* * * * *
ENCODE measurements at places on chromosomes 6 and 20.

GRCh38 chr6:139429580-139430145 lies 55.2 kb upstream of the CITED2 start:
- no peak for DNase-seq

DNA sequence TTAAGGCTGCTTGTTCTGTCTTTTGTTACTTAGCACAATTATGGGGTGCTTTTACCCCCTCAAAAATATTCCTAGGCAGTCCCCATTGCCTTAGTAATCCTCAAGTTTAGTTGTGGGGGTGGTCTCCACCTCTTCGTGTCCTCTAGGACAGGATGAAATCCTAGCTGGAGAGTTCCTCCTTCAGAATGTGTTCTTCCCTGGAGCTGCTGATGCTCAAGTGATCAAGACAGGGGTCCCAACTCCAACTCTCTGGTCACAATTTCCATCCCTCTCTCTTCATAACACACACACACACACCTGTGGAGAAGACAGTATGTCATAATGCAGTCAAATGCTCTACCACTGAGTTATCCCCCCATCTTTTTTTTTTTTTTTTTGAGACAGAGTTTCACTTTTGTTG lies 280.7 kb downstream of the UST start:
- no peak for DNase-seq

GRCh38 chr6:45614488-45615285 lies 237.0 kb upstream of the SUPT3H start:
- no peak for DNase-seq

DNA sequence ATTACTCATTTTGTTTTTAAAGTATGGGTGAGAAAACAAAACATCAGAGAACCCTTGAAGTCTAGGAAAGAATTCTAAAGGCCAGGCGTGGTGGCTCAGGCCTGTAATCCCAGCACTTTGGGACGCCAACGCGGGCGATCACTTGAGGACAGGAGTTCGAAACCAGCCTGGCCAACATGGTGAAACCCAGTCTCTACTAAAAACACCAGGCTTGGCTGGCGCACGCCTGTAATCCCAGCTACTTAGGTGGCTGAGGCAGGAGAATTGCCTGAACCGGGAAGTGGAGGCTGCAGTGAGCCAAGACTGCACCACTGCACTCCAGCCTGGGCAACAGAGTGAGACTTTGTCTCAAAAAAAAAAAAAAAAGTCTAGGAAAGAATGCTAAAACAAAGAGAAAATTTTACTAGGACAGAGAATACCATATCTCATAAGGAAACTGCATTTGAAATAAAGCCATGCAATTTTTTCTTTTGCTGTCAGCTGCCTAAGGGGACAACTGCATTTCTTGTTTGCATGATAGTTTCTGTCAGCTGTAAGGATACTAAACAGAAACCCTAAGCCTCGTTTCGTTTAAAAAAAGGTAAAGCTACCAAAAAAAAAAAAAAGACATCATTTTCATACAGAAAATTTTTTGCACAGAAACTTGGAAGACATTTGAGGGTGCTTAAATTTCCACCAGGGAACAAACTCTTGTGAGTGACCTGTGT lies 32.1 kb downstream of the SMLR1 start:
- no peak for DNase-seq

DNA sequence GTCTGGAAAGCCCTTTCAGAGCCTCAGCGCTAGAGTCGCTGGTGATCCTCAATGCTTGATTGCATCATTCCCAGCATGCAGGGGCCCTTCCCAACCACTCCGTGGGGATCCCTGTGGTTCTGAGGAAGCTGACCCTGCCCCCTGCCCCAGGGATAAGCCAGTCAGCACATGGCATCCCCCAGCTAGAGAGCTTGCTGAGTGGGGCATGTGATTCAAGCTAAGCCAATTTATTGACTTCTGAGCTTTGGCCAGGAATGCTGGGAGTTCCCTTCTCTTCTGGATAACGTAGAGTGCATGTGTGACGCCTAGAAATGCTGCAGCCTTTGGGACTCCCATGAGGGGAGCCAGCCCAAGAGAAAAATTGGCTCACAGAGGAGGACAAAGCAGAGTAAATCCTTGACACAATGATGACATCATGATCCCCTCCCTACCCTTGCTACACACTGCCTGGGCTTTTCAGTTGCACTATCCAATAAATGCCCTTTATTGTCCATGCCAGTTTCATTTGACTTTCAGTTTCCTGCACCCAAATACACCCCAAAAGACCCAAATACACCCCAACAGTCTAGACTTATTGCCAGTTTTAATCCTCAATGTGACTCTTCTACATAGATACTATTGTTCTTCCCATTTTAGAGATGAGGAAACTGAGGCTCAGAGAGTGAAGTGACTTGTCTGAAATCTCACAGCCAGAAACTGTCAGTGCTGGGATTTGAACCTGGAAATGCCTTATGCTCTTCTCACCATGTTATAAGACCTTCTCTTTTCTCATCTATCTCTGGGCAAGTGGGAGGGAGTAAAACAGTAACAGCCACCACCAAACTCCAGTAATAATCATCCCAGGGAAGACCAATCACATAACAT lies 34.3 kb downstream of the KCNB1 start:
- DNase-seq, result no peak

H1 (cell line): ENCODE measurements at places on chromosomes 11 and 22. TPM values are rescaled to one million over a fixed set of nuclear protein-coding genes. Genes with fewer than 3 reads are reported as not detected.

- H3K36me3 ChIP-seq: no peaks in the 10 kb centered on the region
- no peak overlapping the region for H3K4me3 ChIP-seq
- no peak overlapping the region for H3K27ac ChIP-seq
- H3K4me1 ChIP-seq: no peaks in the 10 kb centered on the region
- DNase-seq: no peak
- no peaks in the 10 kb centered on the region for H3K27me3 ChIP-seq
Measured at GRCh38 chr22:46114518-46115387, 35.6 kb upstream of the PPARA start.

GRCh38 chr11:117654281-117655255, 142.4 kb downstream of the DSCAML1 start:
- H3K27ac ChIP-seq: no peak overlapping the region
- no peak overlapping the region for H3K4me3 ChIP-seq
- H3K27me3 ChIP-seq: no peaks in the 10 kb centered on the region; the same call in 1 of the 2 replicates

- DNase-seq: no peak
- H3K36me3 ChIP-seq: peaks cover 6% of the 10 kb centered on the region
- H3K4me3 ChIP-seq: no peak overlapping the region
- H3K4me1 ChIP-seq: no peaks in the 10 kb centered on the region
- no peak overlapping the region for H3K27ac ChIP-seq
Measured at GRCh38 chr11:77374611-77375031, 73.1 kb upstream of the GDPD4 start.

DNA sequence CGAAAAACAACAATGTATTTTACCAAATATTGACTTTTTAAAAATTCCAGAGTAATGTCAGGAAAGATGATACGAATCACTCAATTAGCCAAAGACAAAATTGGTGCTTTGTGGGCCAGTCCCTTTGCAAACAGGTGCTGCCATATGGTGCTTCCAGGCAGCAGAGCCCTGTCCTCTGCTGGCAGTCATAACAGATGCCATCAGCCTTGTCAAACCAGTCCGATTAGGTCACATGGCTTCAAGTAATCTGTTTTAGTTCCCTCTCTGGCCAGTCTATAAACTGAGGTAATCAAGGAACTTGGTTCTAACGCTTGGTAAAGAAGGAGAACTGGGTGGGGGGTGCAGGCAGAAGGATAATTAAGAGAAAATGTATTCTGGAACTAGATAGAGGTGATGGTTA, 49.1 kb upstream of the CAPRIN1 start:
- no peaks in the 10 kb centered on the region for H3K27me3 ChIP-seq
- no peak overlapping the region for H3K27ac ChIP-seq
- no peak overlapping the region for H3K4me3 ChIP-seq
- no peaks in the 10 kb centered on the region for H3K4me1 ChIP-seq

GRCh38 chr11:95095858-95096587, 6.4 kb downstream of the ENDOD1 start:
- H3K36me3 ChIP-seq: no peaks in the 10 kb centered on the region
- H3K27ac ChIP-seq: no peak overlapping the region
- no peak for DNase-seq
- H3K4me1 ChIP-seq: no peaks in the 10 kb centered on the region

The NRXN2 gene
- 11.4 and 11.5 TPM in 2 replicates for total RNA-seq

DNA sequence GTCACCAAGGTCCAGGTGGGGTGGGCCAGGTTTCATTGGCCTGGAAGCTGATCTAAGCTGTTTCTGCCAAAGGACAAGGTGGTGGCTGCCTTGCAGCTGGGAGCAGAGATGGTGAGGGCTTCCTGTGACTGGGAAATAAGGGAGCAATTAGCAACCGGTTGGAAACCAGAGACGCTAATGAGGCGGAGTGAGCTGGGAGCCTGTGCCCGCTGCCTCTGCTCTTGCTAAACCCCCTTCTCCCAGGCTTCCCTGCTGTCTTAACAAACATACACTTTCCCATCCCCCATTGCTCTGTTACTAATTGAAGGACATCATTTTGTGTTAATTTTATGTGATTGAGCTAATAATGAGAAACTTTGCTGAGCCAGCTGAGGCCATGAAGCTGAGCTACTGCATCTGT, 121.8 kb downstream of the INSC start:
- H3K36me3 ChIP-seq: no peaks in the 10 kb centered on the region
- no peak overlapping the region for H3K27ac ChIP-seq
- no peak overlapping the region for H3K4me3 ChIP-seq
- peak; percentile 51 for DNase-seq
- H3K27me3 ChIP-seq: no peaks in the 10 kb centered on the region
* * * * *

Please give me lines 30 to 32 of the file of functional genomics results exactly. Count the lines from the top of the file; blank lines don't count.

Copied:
DNA sequence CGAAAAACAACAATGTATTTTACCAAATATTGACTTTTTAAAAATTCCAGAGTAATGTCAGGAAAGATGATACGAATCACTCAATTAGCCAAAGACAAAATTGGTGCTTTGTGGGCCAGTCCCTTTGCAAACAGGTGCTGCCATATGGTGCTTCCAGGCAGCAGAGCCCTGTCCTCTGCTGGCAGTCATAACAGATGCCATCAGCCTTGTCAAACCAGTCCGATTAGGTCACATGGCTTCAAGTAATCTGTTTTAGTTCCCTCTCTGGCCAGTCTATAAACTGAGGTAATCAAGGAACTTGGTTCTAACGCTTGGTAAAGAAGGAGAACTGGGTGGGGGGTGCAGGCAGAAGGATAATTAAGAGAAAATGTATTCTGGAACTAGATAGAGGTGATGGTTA, 49.1 kb upstream of the CAPRIN1 start:
- no peaks in the 10 kb centered on the region for H3K27me3 ChIP-seq
- no peak overlapping the region for H3K27ac ChIP-seq